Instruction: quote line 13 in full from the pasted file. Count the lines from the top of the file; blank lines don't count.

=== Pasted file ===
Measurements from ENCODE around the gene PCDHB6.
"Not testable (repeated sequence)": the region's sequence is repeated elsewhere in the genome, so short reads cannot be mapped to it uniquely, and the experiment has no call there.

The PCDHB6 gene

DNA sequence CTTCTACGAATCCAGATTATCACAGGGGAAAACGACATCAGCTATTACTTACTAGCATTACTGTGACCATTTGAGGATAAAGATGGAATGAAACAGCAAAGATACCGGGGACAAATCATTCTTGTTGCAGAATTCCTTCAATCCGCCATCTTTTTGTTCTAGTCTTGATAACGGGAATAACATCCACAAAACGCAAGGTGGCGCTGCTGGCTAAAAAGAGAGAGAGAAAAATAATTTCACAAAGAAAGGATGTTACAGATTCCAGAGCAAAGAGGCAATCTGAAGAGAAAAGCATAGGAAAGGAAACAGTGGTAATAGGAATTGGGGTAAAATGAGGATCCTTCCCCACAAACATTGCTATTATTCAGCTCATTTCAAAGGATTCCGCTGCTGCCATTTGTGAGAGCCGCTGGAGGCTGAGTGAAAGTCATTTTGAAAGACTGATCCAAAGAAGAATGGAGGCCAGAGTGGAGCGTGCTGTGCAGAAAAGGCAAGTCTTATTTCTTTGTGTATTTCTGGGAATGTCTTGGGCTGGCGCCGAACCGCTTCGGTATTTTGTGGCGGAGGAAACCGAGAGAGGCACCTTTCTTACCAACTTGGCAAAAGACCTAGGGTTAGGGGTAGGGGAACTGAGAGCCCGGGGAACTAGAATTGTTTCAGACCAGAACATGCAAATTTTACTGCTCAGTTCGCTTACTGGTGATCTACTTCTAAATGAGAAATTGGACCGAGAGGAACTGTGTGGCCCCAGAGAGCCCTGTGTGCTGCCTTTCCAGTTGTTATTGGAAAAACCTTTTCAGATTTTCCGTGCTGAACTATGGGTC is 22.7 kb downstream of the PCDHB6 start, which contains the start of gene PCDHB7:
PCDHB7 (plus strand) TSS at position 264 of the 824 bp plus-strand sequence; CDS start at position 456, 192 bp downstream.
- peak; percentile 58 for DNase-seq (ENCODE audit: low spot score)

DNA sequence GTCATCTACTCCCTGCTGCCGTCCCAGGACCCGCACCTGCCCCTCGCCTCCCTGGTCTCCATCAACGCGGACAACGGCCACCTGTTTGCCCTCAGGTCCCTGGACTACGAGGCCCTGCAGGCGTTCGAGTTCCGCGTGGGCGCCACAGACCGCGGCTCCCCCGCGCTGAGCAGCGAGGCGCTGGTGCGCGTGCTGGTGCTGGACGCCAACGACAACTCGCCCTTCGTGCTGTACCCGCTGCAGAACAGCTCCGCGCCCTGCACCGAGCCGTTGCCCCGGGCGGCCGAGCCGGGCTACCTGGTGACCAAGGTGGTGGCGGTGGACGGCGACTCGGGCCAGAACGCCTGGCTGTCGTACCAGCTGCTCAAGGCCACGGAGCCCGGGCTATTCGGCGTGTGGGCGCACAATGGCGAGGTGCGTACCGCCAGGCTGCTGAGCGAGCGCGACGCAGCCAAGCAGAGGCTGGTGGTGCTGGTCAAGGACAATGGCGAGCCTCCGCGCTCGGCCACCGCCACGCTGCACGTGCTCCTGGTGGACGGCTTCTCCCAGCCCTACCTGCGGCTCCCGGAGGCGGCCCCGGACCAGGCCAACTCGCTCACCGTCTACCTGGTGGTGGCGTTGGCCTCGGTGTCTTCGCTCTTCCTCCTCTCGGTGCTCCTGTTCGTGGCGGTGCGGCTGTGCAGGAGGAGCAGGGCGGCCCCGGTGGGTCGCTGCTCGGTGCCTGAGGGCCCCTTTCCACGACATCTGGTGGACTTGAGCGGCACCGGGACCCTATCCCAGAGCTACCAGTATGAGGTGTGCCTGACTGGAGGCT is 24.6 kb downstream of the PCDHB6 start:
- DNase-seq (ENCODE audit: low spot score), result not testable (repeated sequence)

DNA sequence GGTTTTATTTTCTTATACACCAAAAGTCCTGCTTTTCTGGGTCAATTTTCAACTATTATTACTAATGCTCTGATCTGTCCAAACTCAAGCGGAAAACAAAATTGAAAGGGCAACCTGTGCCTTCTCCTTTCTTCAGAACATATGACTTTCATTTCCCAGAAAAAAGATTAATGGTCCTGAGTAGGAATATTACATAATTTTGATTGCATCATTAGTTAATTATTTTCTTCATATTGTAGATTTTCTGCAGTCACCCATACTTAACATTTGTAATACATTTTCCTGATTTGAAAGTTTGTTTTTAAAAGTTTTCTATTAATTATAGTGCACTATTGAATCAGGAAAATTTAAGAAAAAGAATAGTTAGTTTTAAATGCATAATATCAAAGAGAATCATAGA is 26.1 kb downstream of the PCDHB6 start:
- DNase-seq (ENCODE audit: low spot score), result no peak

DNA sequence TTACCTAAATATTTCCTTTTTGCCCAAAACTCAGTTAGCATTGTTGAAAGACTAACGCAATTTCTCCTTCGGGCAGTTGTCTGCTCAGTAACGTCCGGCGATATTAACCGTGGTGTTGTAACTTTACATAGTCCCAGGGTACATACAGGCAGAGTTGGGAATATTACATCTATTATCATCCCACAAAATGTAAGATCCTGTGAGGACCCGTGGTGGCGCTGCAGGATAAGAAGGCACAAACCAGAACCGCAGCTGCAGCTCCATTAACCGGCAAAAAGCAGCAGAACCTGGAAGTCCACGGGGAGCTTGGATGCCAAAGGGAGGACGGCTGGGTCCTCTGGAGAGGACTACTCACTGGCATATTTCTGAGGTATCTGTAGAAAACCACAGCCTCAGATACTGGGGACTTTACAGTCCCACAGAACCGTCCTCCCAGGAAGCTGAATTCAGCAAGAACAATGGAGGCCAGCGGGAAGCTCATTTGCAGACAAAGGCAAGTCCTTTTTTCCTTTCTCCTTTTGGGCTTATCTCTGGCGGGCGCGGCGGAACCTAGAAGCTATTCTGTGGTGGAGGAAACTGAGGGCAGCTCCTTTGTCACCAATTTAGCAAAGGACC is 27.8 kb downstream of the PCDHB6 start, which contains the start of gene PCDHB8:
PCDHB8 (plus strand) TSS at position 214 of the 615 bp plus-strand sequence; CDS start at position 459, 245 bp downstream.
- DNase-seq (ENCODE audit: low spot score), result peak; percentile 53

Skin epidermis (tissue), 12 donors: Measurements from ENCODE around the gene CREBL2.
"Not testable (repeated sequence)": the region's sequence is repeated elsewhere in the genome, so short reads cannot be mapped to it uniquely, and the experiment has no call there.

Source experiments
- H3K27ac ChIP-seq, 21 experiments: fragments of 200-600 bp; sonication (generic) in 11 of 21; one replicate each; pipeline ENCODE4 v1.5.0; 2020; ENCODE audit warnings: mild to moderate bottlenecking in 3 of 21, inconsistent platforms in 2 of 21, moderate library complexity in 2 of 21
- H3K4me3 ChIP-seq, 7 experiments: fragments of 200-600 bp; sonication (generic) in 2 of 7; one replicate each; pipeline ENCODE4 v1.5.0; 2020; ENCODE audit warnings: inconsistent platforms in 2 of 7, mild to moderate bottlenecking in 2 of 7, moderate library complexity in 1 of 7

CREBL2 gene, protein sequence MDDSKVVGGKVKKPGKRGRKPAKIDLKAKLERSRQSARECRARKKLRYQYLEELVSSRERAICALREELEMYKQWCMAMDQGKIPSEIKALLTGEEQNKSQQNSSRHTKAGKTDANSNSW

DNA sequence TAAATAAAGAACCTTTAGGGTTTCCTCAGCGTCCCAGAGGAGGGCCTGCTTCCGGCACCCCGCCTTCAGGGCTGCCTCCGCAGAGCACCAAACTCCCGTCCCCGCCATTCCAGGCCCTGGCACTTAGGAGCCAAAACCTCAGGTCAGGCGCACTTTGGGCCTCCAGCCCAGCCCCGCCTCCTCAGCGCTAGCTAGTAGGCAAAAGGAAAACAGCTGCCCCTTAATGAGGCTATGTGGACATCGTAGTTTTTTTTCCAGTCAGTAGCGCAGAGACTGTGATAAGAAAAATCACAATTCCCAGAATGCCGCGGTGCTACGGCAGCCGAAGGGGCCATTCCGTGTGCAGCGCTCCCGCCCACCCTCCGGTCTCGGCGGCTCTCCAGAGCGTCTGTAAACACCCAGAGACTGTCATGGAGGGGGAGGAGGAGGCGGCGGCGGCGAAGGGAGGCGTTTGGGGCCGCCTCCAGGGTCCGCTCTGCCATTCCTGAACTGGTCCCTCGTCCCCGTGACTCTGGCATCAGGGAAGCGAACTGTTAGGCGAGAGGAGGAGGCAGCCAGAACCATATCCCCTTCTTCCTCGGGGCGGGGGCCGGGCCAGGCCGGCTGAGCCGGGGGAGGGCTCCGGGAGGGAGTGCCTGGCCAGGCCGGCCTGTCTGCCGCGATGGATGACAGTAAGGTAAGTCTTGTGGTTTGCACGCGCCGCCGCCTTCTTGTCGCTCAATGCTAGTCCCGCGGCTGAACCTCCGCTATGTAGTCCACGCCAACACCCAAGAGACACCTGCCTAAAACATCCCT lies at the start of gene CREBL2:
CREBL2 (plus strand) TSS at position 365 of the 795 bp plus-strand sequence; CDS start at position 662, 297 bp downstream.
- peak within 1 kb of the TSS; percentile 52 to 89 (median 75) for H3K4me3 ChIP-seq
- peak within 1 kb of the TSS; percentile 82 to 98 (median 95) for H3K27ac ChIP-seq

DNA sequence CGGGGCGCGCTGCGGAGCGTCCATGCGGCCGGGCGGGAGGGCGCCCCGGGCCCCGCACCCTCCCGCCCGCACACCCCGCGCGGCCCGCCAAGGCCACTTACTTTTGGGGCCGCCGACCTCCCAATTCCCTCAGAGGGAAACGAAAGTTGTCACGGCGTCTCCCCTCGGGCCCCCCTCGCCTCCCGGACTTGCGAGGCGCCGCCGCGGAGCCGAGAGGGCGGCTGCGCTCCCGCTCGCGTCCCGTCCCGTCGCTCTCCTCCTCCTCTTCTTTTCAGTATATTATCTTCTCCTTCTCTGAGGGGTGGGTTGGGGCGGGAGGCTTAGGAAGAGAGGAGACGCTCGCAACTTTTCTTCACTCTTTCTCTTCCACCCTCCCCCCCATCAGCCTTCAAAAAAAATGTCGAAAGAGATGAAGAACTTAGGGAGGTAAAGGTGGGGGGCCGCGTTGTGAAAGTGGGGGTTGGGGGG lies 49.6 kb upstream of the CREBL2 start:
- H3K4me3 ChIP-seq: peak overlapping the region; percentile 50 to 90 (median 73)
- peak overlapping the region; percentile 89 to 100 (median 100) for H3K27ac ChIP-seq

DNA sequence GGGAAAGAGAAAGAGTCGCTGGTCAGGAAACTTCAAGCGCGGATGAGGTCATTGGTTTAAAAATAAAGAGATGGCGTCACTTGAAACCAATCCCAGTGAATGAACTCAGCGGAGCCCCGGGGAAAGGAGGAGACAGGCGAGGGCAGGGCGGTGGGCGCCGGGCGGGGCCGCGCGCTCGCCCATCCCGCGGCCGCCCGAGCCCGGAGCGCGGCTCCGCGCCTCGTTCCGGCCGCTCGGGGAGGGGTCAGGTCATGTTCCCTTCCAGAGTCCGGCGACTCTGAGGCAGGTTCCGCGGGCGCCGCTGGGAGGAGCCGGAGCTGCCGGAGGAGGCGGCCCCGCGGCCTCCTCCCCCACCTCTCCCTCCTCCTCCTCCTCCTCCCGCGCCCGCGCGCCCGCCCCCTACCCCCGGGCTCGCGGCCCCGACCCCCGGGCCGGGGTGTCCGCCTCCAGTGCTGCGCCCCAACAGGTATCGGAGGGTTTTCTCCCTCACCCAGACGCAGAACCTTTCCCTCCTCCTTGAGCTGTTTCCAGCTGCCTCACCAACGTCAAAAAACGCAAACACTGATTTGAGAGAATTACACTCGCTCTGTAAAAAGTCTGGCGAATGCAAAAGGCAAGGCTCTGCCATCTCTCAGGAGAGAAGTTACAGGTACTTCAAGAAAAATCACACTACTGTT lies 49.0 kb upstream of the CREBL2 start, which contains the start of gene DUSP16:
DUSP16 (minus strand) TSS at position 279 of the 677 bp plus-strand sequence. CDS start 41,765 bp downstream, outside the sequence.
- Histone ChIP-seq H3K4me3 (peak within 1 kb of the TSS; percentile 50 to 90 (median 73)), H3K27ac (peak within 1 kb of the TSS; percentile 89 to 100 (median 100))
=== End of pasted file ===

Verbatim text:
- DNase-seq (ENCODE audit: low spot score), result peak; percentile 53